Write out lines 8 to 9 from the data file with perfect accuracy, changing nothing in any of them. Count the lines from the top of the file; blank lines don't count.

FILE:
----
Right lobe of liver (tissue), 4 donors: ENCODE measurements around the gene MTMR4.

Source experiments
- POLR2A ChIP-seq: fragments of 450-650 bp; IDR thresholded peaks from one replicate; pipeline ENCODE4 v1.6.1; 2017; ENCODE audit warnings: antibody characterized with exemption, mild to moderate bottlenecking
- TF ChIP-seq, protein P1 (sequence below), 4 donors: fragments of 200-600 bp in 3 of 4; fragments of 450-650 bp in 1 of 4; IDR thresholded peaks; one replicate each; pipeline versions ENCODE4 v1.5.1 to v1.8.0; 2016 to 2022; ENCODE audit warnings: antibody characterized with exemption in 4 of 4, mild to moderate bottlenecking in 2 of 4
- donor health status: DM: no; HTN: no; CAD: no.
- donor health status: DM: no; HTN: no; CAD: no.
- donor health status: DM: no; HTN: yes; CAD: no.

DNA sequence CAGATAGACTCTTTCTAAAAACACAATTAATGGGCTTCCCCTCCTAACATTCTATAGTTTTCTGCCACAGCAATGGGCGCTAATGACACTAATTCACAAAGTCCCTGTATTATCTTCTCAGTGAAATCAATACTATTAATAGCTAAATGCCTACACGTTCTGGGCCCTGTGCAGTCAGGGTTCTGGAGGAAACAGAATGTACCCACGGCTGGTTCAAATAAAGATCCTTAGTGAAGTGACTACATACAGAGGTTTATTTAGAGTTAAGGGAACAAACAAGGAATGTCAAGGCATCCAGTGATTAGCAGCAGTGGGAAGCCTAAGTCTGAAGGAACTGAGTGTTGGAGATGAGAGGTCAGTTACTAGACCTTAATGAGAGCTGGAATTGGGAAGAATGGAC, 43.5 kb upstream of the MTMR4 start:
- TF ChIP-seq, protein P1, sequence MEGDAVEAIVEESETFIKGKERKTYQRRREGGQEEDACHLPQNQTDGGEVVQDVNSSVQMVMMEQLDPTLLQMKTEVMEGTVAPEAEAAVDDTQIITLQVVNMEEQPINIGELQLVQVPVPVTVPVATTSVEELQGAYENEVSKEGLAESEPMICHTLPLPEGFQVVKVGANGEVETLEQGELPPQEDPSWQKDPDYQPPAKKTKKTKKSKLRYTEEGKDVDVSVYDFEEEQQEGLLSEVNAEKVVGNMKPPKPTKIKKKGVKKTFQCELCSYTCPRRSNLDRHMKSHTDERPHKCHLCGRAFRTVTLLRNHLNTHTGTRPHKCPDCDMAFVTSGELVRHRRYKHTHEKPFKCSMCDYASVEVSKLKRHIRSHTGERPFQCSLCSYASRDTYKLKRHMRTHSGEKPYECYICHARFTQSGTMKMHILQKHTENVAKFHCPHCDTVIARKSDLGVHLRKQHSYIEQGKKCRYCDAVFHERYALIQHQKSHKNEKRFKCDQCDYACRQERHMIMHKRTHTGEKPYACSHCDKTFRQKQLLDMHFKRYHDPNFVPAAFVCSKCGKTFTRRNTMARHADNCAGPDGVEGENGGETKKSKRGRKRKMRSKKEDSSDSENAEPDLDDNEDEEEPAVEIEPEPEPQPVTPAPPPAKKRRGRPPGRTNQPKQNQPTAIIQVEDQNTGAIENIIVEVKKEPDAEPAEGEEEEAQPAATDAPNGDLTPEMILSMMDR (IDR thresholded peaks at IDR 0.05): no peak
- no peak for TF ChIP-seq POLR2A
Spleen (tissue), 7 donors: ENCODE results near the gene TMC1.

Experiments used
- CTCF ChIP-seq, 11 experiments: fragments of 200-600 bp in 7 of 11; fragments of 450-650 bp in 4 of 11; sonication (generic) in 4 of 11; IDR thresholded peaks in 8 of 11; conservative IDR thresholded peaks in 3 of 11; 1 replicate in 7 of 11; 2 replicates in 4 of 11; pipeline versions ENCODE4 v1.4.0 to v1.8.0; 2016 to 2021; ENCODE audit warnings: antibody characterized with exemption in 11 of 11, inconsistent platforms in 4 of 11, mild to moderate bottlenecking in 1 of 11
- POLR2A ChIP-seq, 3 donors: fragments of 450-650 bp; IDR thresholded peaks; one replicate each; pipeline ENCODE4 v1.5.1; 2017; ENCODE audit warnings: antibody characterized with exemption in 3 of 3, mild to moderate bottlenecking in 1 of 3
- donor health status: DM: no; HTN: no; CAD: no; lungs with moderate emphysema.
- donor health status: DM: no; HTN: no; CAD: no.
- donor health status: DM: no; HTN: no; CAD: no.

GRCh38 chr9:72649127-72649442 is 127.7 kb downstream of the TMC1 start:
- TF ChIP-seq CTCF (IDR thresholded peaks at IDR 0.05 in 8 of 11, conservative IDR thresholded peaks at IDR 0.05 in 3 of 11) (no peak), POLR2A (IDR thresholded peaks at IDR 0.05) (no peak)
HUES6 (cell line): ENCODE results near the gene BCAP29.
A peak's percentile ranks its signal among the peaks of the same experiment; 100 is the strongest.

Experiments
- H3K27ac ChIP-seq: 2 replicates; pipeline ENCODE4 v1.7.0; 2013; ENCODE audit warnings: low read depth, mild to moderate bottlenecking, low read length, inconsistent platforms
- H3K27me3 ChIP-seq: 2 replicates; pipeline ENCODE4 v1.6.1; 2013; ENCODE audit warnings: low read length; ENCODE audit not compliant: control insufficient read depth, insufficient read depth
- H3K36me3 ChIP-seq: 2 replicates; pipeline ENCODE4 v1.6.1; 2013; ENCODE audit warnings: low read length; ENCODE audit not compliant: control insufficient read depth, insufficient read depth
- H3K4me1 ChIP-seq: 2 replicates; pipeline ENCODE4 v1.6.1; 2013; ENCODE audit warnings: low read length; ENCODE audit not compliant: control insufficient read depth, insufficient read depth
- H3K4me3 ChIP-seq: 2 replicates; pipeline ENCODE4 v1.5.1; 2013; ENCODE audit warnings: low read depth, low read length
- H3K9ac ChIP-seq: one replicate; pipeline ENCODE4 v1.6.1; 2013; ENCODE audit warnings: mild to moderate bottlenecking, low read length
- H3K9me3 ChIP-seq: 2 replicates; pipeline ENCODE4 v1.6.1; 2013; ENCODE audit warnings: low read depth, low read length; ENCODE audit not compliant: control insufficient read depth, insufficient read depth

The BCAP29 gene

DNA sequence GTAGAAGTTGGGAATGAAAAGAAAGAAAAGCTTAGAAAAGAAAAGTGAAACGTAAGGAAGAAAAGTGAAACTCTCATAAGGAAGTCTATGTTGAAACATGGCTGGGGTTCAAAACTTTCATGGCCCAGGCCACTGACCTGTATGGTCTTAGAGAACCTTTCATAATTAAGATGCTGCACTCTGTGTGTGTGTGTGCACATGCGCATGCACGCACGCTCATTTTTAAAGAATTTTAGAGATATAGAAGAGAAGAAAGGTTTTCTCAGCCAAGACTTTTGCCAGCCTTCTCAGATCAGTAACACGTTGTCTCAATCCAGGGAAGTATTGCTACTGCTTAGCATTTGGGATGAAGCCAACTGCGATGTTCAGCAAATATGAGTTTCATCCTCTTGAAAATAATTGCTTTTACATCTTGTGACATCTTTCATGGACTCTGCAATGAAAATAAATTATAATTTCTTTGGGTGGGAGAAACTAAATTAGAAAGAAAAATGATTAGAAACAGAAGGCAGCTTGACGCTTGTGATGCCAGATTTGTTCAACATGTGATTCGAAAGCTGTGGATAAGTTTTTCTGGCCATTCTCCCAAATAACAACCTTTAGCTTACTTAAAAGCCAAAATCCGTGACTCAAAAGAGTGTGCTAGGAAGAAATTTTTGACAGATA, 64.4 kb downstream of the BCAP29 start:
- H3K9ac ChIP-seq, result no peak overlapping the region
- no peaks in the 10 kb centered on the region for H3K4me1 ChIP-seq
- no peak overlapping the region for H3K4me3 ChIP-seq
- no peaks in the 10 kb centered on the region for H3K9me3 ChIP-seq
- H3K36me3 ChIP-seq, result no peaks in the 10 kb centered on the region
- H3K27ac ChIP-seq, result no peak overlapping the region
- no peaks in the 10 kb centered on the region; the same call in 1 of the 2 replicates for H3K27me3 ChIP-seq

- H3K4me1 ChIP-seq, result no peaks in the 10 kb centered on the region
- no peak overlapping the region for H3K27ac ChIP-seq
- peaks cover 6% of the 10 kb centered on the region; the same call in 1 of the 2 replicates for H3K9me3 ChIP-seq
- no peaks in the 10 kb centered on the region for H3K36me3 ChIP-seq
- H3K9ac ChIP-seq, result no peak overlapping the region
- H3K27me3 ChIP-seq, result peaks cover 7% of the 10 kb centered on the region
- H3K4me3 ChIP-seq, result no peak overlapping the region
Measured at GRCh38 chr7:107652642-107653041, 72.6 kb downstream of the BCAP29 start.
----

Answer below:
DNA sequence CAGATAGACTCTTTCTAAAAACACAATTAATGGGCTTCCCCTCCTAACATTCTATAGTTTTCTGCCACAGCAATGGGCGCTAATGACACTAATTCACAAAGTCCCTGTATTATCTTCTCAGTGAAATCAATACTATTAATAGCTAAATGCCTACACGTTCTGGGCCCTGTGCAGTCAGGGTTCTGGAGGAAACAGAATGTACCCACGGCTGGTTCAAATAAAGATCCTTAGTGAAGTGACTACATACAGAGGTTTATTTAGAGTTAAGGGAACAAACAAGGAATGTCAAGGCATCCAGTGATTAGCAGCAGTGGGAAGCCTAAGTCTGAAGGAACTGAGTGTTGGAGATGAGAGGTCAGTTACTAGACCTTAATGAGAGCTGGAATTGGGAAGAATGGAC, 43.5 kb upstream of the MTMR4 start:
- TF ChIP-seq, protein P1, sequence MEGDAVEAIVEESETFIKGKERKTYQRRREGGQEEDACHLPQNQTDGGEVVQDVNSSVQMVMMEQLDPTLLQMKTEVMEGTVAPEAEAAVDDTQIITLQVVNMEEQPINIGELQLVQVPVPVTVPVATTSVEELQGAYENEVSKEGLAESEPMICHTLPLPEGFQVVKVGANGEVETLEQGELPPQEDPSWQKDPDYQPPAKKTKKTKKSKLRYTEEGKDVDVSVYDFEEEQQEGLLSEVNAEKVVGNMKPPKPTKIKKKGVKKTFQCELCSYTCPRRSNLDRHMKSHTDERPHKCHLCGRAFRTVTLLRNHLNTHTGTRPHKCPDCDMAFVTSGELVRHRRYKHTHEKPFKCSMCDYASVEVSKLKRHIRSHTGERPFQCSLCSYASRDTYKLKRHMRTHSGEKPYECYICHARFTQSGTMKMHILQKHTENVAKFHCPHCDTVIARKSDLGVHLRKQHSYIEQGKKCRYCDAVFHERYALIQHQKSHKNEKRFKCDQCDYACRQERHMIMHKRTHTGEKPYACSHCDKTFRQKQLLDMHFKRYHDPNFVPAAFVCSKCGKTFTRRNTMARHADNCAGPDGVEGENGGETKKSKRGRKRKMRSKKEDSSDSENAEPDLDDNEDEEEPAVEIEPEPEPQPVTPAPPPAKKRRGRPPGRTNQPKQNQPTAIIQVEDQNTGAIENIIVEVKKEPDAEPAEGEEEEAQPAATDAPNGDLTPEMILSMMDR (IDR thresholded peaks at IDR 0.05): no peak